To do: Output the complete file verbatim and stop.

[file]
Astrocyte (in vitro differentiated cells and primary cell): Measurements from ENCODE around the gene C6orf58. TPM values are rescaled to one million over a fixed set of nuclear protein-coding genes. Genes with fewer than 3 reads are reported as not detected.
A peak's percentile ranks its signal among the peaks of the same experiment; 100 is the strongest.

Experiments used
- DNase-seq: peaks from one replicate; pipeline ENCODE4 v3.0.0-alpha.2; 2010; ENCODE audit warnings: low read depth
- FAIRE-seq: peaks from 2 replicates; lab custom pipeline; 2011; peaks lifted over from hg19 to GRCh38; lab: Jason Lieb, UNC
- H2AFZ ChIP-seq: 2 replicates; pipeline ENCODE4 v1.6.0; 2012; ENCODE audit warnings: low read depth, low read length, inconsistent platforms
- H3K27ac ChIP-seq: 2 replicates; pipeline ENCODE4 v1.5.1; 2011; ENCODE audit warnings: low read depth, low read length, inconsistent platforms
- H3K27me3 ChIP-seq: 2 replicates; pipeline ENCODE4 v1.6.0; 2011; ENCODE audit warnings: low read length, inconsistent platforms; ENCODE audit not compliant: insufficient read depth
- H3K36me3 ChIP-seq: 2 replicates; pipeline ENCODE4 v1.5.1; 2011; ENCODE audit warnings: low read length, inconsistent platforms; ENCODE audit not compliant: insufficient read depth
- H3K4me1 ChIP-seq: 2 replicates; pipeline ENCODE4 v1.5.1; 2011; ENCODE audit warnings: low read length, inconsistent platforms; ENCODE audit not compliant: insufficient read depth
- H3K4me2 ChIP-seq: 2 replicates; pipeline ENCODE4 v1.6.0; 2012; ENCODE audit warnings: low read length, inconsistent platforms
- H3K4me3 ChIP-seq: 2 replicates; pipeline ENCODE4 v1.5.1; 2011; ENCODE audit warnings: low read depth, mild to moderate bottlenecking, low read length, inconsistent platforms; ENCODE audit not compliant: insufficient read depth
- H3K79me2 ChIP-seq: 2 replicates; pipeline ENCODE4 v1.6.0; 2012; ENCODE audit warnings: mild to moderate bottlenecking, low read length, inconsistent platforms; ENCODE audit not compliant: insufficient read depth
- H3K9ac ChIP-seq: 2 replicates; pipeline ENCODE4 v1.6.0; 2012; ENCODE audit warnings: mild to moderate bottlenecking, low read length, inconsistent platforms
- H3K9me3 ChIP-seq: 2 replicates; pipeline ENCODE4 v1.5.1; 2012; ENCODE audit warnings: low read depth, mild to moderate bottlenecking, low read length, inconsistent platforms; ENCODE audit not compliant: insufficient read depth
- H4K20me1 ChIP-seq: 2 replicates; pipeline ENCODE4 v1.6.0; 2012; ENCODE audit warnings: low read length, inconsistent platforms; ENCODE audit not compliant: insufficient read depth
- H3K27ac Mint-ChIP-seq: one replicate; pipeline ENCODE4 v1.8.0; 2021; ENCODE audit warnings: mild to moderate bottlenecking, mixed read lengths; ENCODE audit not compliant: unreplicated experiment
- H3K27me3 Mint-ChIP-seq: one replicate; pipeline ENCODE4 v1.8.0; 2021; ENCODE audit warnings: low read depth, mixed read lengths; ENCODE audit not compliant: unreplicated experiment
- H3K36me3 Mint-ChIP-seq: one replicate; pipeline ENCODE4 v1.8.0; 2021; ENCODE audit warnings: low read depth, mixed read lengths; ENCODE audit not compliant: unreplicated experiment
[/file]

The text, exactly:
Astrocyte (in vitro differentiated cells and primary cell): Measurements from ENCODE around the gene C6orf58. TPM values are rescaled to one million over a fixed set of nuclear protein-coding genes. Genes with fewer than 3 reads are reported as not detected.
A peak's percentile ranks its signal among the peaks of the same experiment; 100 is the strongest.

Experiments used
- DNase-seq: peaks from one replicate; pipeline ENCODE4 v3.0.0-alpha.2; 2010; ENCODE audit warnings: low read depth
- FAIRE-seq: peaks from 2 replicates; lab custom pipeline; 2011; peaks lifted over from hg19 to GRCh38; lab: Jason Lieb, UNC
- H2AFZ ChIP-seq: 2 replicates; pipeline ENCODE4 v1.6.0; 2012; ENCODE audit warnings: low read depth, low read length, inconsistent platforms
- H3K27ac ChIP-seq: 2 replicates; pipeline ENCODE4 v1.5.1; 2011; ENCODE audit warnings: low read depth, low read length, inconsistent platforms
- H3K27me3 ChIP-seq: 2 replicates; pipeline ENCODE4 v1.6.0; 2011; ENCODE audit warnings: low read length, inconsistent platforms; ENCODE audit not compliant: insufficient read depth
- H3K36me3 ChIP-seq: 2 replicates; pipeline ENCODE4 v1.5.1; 2011; ENCODE audit warnings: low read length, inconsistent platforms; ENCODE audit not compliant: insufficient read depth
- H3K4me1 ChIP-seq: 2 replicates; pipeline ENCODE4 v1.5.1; 2011; ENCODE audit warnings: low read length, inconsistent platforms; ENCODE audit not compliant: insufficient read depth
- H3K4me2 ChIP-seq: 2 replicates; pipeline ENCODE4 v1.6.0; 2012; ENCODE audit warnings: low read length, inconsistent platforms
- H3K4me3 ChIP-seq: 2 replicates; pipeline ENCODE4 v1.5.1; 2011; ENCODE audit warnings: low read depth, mild to moderate bottlenecking, low read length, inconsistent platforms; ENCODE audit not compliant: insufficient read depth
- H3K79me2 ChIP-seq: 2 replicates; pipeline ENCODE4 v1.6.0; 2012; ENCODE audit warnings: mild to moderate bottlenecking, low read length, inconsistent platforms; ENCODE audit not compliant: insufficient read depth
- H3K9ac ChIP-seq: 2 replicates; pipeline ENCODE4 v1.6.0; 2012; ENCODE audit warnings: mild to moderate bottlenecking, low read length, inconsistent platforms
- H3K9me3 ChIP-seq: 2 replicates; pipeline ENCODE4 v1.5.1; 2012; ENCODE audit warnings: low read depth, mild to moderate bottlenecking, low read length, inconsistent platforms; ENCODE audit not compliant: insufficient read depth
- H4K20me1 ChIP-seq: 2 replicates; pipeline ENCODE4 v1.6.0; 2012; ENCODE audit warnings: low read length, inconsistent platforms; ENCODE audit not compliant: insufficient read depth
- H3K27ac Mint-ChIP-seq: one replicate; pipeline ENCODE4 v1.8.0; 2021; ENCODE audit warnings: mild to moderate bottlenecking, mixed read lengths; ENCODE audit not compliant: unreplicated experiment
- H3K27me3 Mint-ChIP-seq: one replicate; pipeline ENCODE4 v1.8.0; 2021; ENCODE audit warnings: low read depth, mixed read lengths; ENCODE audit not compliant: unreplicated experiment
- H3K36me3 Mint-ChIP-seq: one replicate; pipeline ENCODE4 v1.8.0; 2021; ENCODE audit warnings: low read depth, mixed read lengths; ENCODE audit not compliant: unreplicated experiment